New Forest East



[The Minister for the Cabinet Office and Paymaster General (Michael Ellis) ... In fact, the Government and the Opposition both committed – in their manifestos, no less – to repeal the Fixed-term Parliaments Act. The Lords amendment would repeal that Act only to retain one of its fundamental flaws. That is not our wish or our intention and it does not meet the commitment that we made to the electorate.]

Dr Julian Lewis: I am hugely relieved to hear the Minister say that. I have stood in every election since 1997. Only when we saw the chaos caused by a Government who did not want to continue and an Opposition who did not want the chance to face an election could we see how dreadful that old system was. We need to get rid of it, bag and baggage.

[Michael Ellis: I agree with my right hon. Friend; there is of course a good reason why the 2017 to 2019 Parliament is referred to as the zombie Parliament.

I remind the House of the commitments that both parties made in 2019. The Conservatives committed to repealing the Fixed-term Parliaments Act.]


Dr Lewis: How is it an abuse of power and a strengthening of the Executive for the Executive to say, “We want to go to the people and let the people decide whether we should be allowed to continue in government or be chucked out”?

[Alex Norris: The Lords amendment is a very modest safeguard to that in saying, “At least demonstrate that a majority of the legislature agrees with you.” It is not unreasonable to say that Parliament could be involved in the Dissolution process in the way that noble Lords have said. It is a modest hurdle. All it asks is that the Prime Minister of the day be able to command a majority, and in different scenarios.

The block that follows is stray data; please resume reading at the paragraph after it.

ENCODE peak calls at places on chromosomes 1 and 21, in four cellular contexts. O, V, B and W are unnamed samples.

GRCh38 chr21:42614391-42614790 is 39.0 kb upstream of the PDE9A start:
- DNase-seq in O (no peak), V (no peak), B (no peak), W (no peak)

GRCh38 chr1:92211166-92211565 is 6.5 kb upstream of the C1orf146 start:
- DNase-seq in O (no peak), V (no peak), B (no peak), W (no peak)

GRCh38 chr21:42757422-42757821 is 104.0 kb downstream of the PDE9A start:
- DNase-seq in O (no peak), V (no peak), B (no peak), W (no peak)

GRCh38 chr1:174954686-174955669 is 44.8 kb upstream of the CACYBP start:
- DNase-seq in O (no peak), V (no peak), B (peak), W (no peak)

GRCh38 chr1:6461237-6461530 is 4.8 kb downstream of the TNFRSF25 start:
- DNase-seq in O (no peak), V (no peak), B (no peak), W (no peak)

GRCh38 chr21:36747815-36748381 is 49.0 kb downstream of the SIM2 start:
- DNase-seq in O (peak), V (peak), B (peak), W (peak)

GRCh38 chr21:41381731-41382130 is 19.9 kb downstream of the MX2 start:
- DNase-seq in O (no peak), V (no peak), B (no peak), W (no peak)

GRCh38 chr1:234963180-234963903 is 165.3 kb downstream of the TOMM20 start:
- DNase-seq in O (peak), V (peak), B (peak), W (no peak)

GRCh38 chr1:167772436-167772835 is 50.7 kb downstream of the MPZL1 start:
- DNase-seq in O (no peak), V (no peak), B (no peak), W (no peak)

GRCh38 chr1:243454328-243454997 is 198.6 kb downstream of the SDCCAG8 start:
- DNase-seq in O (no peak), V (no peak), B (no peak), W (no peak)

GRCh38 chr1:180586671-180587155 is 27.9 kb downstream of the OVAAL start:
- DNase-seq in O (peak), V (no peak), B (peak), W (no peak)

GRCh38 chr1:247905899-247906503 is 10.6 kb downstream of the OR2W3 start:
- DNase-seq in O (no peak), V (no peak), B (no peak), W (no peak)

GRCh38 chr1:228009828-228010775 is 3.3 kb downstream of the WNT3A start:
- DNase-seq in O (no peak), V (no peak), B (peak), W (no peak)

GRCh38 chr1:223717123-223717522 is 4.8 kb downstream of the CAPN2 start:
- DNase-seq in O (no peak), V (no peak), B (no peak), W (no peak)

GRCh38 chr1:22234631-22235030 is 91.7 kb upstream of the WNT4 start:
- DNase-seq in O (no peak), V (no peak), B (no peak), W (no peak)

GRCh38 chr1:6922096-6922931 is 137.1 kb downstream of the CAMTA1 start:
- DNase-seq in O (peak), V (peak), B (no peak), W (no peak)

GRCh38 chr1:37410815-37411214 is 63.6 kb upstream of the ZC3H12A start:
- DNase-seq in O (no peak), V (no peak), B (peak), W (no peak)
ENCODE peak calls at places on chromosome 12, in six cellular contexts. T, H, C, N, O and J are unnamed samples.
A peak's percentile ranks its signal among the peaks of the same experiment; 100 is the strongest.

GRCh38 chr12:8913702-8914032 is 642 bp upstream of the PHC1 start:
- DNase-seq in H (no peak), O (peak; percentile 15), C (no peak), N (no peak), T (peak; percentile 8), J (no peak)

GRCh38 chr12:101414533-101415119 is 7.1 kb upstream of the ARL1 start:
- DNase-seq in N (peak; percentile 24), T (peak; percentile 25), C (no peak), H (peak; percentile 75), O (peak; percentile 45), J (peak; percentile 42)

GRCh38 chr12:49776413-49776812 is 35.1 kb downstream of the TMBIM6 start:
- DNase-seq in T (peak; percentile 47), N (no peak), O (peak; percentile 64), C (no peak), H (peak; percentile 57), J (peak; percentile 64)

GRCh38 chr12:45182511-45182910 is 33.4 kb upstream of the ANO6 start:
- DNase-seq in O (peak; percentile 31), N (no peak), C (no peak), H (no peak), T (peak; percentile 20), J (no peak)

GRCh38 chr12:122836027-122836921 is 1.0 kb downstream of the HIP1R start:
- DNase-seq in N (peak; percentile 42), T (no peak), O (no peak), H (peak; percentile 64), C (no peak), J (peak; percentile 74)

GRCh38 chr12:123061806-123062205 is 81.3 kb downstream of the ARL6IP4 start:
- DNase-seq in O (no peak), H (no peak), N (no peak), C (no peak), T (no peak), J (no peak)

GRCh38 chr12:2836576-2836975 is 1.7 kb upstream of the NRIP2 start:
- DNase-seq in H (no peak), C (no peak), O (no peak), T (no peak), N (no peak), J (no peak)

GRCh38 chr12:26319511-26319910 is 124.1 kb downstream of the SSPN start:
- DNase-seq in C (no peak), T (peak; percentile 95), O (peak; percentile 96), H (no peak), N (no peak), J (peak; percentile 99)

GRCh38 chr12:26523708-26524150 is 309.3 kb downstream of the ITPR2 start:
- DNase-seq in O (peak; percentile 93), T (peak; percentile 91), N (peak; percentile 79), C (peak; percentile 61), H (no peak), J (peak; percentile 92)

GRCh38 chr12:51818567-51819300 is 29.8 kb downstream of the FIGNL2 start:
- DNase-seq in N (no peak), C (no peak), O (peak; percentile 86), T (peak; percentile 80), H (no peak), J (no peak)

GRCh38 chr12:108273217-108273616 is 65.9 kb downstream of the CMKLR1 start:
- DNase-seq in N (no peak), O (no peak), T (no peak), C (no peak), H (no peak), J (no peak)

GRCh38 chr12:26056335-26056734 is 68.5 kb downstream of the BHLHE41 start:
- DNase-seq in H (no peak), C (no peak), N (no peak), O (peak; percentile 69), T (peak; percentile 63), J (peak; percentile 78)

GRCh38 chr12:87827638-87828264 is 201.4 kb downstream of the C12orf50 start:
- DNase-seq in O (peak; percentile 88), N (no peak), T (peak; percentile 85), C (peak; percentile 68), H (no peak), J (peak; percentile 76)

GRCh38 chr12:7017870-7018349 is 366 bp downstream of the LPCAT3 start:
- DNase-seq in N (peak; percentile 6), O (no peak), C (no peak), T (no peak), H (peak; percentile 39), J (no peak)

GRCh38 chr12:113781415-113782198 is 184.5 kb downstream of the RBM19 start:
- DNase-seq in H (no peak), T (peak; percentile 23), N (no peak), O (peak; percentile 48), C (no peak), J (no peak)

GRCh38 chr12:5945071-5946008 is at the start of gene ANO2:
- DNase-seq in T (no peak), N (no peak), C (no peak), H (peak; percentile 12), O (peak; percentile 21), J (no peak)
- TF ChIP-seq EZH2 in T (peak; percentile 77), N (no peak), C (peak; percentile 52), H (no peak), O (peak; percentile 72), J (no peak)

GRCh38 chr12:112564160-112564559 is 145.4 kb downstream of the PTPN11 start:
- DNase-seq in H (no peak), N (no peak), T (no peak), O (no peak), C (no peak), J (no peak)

I know that the Minister is keen to avoid hypotheticals, but we do have to think about how these powers may apply in future. In a balanced Parliament like the previous one, the amendment might mean that the Government work a little bit more broadly to secure the election. The right hon. Member for New Forest East (Dr Lewis) referred to the dreadful election of 2019. I would argue that it was the Government between 2017 and 2019 who were dreadful rather than the election itself, being a passive process. Indeed, the Minister characterised it as a zombie Government. Given that he served in that Government, I think he does himself a disservice in characterising himself in that way.]

Dr Lewis: I do not think it was a dreadful election – it was a brilliant election. What was dreadful was the fact that it was in the power of the Opposition to stop that election happening and to not allow the people to have their say.


[Brendan O'Hara: ... This Lords amendment seeks to place a very minimal check on the Executive’s power by making any Dissolution of Parliament a decision that has to have the support of the majority of this House. I do not think that our constituents would think that it is too much to ask for those who have been elected to this place, and who serve their constituents in this place, to have some say if a Parliament is to be dissolved early and a general election called.]

Dr Lewis: I thank the hon. Gentleman for giving way, which is typically gracious of him. He calls it a “minimal check,” but the reality is that it is an absolute veto. If a Government do not have a majority in the House and if the Opposition sense that a Government might well win a majority if they went to the people, the Opposition are basically saying, “We are not going to allow the Government to get a mandate from the people.” That is precisely what would have happened in 2019 if Labour had not, for some reason, given way in the end.